Specific Absorption Rate (SAR)
On average, SAR was 82.6 (±15.2) % for T2-TSE, 53.6 (±11.46) for T2-CAT, 70.1 (±15.5) % for PD-TSE and 37.4 (±14.5) % for PD-CAT (cf. Fig. 6). Mean SAR differences between TSE and CAT were 29.0 (±5.7) % for the T2-contrast and 32.7 (±21.9) % for the PD-contrast (cf. Table 2). The SAR reduction of CAT compared to TSE sequences was significant for both, the T2- and PD-contrast (paired t-tests, p<0.001).
Relative SAR reductions of CAT compared to TSE sequences was significant for both, the T2- (29.0±5.7%; p<0.001) and the PD -contrast (32.7±21.8%; p<0.001). (box: upper and lower quartiles, thick black line: median, whiskers: most extreme values of the interquartile range, circle: outlier, asterisk: extreme value; SAR values expressed as percentages of the effective SAR limit of 3.2 W/kg for head examinations according to IEC).
For T2-TSE, SAR values exceeded 90% in n = 15 out of 40 patients (37.5%). For PD-TSE, SAR values exceeded 90% in n = 3 out of 40 patients (7.5%). On the contrary, T2- and PD-CAT did not result in SAR values ≥90% in any of the patients. For TSE, the turbo factor (TF) had to be reduced from 13 to 9 in n = 4 out of 40 patients (10%) to enable MR measurements. Otherwise, the SAR limits were exceeded. CAT did not exceed SAR limits in these cases even without this adjustment of the TF. However, the TF was also set to 9 for T2−/PD-CAT in these instances to ensure full equivalence and comparability with TSE.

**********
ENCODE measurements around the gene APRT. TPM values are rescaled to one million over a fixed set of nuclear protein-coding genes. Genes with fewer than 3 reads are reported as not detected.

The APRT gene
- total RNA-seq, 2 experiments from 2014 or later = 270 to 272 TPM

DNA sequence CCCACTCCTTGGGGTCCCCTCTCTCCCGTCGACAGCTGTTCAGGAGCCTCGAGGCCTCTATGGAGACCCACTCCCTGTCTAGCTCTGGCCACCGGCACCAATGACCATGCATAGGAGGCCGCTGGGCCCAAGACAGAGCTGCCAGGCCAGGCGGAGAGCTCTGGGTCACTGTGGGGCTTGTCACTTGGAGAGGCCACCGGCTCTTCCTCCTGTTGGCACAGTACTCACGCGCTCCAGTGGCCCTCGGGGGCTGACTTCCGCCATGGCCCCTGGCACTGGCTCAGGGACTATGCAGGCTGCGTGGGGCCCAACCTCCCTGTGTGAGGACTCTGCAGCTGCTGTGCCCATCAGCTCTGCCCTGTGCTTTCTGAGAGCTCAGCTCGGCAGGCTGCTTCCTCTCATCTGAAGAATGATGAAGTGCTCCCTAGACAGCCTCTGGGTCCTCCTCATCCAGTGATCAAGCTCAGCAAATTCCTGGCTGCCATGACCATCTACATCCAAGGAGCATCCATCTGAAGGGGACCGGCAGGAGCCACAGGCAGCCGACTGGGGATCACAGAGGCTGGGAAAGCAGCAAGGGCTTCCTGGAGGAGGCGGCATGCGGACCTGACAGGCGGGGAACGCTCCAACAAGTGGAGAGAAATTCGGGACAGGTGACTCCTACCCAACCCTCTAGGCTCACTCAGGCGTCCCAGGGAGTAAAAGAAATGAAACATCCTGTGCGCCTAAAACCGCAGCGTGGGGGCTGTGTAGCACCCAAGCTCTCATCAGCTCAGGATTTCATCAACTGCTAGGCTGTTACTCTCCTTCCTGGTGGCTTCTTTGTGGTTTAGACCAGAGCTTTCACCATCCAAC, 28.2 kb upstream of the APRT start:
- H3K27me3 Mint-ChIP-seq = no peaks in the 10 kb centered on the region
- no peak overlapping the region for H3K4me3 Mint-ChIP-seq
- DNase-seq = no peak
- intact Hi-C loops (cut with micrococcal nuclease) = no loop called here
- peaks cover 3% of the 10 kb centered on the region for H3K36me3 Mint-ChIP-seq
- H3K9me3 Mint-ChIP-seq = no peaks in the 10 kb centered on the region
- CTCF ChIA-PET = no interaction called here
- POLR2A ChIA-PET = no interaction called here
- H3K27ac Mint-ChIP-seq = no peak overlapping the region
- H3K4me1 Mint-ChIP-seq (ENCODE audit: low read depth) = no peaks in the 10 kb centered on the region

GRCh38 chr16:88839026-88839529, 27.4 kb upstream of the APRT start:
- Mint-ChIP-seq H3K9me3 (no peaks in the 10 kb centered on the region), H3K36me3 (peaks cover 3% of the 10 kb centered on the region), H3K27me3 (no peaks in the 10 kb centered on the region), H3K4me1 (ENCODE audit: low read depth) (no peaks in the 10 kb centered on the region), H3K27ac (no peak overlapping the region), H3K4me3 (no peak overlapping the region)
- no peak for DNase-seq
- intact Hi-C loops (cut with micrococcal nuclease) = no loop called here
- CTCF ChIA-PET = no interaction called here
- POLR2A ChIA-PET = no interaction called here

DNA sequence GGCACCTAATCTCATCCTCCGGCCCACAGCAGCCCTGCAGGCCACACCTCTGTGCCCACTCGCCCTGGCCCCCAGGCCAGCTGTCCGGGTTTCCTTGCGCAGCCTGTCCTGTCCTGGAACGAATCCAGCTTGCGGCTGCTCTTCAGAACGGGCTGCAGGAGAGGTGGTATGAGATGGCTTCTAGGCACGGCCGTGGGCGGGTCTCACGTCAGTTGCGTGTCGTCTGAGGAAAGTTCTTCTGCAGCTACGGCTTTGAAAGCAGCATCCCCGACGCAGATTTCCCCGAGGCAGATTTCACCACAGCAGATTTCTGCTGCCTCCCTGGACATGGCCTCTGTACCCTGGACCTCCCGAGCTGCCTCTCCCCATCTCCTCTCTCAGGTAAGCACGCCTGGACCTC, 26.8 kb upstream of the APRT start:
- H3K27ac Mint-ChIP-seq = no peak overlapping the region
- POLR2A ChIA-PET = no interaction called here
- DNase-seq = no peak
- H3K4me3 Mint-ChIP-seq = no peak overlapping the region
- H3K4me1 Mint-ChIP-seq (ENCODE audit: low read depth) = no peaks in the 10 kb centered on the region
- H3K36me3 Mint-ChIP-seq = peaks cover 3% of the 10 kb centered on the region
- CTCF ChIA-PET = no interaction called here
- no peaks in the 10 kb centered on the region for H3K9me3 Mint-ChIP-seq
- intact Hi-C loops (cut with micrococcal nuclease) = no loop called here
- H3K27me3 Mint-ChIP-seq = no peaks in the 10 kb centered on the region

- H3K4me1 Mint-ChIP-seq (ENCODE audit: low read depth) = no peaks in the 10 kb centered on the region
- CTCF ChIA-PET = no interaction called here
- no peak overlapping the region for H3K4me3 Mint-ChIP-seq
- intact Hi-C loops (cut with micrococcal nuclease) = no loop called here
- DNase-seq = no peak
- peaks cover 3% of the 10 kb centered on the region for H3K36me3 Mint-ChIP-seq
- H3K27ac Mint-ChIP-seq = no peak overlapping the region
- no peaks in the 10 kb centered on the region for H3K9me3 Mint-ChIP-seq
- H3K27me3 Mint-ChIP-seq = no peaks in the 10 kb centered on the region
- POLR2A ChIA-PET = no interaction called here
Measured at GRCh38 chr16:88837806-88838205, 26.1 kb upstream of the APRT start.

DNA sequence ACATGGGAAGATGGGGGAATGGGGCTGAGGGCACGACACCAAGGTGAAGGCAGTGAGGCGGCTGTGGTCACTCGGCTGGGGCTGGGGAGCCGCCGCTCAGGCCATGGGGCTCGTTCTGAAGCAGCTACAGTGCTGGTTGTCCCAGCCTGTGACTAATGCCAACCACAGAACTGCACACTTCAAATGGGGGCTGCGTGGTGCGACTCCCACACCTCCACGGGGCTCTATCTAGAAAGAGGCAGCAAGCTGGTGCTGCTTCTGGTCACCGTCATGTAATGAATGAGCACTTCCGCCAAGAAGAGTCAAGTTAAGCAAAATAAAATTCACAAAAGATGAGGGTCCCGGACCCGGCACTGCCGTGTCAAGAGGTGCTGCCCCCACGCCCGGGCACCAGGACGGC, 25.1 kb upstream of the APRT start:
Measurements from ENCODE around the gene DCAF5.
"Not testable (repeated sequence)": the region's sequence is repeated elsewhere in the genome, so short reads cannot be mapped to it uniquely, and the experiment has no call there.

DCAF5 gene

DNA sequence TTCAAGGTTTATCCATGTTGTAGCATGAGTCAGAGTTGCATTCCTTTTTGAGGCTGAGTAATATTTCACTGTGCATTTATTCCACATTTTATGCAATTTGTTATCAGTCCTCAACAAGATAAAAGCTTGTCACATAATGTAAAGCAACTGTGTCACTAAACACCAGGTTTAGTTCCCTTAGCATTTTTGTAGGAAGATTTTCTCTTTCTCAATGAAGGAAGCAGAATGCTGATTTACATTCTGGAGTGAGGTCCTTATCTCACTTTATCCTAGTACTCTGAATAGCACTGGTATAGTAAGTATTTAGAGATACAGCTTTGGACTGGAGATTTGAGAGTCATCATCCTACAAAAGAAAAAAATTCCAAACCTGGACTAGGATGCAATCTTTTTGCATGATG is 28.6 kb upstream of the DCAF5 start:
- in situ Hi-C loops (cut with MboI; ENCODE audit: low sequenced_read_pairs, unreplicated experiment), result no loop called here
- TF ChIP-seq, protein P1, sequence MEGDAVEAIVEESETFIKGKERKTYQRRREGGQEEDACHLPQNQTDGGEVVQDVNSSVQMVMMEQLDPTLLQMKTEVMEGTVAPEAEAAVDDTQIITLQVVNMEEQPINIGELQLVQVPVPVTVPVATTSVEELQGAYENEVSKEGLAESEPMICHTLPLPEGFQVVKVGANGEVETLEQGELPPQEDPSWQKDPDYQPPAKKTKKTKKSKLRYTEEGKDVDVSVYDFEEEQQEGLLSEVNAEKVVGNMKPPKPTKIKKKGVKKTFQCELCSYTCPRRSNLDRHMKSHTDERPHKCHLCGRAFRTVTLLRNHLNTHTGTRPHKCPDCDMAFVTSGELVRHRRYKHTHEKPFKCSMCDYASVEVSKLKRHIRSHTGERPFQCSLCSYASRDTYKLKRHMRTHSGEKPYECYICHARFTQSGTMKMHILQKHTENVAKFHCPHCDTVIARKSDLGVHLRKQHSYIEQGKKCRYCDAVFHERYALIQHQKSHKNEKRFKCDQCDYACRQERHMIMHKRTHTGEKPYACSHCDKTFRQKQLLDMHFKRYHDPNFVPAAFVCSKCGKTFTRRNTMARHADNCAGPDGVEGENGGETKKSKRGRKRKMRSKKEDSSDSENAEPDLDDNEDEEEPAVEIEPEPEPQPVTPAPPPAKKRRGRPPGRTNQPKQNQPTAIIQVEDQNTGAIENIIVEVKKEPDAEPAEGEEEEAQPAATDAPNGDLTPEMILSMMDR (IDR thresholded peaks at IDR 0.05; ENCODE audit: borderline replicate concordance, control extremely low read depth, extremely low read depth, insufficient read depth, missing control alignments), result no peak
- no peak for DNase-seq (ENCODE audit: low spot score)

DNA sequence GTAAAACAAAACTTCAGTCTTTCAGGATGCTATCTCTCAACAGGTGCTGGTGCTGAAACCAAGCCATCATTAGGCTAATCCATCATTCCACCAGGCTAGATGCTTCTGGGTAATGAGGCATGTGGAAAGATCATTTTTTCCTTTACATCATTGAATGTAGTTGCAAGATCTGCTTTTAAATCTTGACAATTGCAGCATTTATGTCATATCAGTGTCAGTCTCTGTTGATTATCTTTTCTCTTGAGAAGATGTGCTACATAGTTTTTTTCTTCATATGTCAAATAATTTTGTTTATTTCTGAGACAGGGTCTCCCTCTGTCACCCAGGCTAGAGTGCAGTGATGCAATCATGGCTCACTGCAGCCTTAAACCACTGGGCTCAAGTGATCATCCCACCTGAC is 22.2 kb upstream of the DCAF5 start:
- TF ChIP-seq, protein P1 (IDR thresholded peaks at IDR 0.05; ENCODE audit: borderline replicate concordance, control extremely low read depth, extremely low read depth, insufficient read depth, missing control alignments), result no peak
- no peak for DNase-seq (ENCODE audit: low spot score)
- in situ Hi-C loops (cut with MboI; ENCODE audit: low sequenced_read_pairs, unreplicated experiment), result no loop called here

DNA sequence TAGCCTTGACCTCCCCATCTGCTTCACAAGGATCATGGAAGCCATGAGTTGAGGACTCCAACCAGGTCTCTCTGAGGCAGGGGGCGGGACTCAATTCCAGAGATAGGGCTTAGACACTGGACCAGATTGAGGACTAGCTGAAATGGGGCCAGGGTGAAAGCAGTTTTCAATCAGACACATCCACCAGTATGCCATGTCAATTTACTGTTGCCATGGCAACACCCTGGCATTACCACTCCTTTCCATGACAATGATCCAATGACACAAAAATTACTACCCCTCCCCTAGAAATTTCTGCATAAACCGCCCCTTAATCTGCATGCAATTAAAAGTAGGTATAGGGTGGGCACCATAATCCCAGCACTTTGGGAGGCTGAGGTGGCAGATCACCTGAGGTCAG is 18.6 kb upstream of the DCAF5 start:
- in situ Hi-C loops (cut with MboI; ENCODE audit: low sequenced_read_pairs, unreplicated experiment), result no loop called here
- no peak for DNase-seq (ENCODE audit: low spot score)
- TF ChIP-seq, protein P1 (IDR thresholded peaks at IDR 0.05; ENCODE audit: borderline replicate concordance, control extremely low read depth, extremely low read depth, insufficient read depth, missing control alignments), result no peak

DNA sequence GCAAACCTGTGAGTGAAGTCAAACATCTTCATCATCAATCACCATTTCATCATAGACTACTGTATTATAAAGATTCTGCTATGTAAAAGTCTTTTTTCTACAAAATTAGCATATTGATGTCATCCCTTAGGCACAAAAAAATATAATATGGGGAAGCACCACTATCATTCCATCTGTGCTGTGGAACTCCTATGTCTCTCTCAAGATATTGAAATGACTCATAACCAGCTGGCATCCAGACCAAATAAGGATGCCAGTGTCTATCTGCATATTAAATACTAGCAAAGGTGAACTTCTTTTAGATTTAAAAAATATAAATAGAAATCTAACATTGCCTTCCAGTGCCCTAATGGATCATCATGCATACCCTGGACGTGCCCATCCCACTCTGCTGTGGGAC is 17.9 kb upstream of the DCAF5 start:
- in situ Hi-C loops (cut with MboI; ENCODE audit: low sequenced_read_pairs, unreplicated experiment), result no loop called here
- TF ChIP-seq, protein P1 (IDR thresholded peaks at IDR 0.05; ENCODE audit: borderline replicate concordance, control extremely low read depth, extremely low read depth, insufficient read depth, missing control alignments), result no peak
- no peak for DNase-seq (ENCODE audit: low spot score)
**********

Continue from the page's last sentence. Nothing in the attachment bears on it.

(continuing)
Acoustic Noise Measurements
The average SPL was 74.3 (±6.3) dB for T2-TSE, 74.0 (±6.7) dB for T2-CAT, 76.9 (±6.3) for PD-TSE and 73.1 (±6.8) dB for PD-CAT (cf. Fig. 7). There was no difference between the average SPL of axial T2-TSE and CAT (paired t-test, p = 0.45) while average SPL of sagittal PD-TSE recordings were minimally but consistently above those of the CAT counterparts, i.e. by 3.8 (±2.2) dB (p<0.01). This was verified in a phantom where 76 dB were measured for sagittal as well as axial PD-TSE and 72 dB for sagittal as well as axial PD-CAT. No differences were recorded for axial and sagittal T2-TSE vs. CAT (75 dB each). Thus, disabling the T2-contrast (and not sagittal slice angulation) turned PD-TSE slightly louder than CAT but this was below subjective detection levels according to the ratings collected (see below).
There was no difference in average SPL [dB] of T2-TSE and T2-CAT sequences. Average noise levels of PD-TSE exceeded those of PD-CAT imaging slightly (by 3.8±2.2 dB; p<0.01). (box: upper and lower quartiles, thick black line: median, whiskers: most extreme values of the interquartile range, circle: outlier).